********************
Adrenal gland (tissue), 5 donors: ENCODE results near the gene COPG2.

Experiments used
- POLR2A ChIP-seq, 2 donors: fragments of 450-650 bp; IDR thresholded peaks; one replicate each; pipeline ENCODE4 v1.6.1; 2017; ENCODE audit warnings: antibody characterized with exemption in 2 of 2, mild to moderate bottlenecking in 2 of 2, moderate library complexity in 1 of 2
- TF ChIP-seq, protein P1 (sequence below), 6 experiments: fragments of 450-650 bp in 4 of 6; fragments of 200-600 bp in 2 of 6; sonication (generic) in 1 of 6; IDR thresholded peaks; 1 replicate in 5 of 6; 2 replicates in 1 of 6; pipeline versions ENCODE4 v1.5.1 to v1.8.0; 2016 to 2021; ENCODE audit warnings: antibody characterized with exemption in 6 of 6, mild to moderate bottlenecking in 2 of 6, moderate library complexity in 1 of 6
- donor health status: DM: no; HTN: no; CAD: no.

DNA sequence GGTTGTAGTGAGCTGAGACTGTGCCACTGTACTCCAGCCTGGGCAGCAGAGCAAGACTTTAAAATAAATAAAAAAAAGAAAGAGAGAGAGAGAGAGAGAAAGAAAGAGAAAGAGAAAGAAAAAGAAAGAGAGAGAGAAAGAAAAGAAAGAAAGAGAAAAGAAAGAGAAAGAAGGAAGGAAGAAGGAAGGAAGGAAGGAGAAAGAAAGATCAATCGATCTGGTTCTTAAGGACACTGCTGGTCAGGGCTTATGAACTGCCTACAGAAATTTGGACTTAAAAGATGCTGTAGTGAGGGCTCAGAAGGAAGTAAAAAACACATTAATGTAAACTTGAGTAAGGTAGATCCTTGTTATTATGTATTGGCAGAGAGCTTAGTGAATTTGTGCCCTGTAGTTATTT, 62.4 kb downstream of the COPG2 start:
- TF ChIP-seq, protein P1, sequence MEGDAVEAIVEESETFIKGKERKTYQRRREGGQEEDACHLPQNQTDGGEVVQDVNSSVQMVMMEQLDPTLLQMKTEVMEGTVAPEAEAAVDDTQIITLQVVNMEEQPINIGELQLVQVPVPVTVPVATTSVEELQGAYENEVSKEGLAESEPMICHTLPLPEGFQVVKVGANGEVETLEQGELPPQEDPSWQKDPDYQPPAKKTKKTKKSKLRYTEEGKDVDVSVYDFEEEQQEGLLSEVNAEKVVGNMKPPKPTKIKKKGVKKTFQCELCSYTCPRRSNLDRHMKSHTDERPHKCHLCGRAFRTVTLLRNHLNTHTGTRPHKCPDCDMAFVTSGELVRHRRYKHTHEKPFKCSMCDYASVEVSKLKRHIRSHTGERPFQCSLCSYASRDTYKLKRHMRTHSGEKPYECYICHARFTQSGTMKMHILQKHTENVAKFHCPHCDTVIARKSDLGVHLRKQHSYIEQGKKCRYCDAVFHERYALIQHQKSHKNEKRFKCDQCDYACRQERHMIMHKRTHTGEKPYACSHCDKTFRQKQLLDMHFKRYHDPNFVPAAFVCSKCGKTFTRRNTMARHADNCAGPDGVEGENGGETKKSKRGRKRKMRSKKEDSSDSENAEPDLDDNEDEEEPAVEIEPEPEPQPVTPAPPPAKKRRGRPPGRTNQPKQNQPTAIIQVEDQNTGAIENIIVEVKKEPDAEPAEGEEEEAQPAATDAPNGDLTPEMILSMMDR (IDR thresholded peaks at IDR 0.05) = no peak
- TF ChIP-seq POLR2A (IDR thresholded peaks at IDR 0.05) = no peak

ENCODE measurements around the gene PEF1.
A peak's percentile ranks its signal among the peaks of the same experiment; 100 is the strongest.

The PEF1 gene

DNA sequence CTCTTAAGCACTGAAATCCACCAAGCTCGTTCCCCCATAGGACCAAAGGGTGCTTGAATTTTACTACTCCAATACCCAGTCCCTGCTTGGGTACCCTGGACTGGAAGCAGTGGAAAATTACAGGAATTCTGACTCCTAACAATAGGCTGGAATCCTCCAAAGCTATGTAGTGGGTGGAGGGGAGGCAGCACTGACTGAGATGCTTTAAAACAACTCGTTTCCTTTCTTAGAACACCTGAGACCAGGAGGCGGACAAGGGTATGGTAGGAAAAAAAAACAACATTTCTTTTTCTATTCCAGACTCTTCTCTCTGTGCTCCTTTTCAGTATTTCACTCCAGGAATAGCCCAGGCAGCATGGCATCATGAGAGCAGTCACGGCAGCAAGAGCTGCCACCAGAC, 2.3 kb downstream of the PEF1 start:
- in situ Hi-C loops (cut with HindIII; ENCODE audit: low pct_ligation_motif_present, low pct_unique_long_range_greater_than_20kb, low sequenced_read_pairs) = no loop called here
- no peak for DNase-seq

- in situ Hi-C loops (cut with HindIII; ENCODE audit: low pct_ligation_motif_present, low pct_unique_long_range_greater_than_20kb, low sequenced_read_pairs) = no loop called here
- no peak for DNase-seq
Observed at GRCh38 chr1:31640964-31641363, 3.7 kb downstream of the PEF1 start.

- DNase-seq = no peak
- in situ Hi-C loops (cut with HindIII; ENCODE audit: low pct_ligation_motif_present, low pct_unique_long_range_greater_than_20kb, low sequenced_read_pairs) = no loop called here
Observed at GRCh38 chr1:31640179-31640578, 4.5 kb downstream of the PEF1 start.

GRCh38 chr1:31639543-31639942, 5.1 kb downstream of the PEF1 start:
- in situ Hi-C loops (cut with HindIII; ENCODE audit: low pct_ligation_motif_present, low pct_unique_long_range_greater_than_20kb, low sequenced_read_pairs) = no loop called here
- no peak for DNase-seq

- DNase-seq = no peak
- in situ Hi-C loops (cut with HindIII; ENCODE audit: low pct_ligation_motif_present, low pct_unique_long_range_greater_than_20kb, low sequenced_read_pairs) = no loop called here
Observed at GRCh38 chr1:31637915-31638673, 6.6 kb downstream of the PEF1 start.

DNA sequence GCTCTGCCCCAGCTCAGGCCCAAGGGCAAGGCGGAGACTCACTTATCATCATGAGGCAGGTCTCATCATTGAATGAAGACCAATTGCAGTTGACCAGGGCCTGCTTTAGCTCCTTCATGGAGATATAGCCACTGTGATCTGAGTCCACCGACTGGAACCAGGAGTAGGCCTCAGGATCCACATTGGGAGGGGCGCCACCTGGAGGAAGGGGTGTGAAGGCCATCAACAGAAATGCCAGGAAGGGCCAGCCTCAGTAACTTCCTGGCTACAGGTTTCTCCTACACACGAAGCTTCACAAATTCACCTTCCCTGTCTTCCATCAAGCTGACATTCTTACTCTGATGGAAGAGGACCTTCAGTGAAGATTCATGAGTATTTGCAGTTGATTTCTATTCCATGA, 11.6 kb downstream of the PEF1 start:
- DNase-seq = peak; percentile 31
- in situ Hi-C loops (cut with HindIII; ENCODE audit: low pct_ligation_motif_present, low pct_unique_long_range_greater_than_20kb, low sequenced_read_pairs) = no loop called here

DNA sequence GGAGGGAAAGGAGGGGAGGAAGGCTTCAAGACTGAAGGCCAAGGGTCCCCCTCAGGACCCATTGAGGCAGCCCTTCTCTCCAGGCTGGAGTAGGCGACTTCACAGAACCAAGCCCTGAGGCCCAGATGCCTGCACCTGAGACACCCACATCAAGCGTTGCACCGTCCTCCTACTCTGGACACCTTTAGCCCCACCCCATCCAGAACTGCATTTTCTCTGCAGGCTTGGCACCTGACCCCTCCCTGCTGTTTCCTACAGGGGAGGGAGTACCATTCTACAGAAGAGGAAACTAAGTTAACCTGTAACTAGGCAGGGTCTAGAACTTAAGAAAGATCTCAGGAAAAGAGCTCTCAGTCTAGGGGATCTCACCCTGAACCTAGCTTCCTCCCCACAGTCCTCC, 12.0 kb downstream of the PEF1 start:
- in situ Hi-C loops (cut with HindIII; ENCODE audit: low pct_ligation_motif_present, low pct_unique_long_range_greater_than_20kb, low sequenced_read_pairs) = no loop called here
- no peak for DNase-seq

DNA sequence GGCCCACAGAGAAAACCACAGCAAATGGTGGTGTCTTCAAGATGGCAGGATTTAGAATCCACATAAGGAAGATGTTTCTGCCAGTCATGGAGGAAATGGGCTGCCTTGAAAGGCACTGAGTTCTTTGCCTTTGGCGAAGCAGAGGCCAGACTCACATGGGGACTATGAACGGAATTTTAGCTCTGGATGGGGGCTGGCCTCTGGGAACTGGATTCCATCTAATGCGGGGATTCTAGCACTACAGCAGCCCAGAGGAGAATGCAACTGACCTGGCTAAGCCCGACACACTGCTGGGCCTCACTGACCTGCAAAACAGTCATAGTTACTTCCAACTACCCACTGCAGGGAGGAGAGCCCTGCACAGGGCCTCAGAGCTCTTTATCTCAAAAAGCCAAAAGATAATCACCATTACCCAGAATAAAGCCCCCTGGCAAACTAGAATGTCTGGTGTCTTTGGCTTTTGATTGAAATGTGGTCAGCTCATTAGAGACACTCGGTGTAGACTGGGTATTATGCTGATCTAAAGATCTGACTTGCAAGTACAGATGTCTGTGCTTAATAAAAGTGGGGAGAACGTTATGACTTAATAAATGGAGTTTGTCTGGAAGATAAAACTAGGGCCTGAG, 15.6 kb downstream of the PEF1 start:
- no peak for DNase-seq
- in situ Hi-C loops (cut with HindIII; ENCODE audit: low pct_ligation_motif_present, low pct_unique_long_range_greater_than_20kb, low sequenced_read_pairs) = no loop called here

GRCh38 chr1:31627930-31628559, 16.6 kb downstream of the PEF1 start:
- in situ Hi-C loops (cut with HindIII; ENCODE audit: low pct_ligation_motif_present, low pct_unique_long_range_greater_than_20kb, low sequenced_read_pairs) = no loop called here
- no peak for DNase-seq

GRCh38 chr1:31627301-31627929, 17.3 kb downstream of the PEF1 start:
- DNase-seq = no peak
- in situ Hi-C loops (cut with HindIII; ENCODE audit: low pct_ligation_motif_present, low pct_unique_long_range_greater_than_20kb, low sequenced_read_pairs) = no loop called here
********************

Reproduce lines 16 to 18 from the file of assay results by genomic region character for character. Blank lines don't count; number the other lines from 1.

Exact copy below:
- no peak for DNase-seq
Observed at GRCh38 chr1:31640964-31641363, 3.7 kb downstream of the PEF1 start.

- DNase-seq = no peak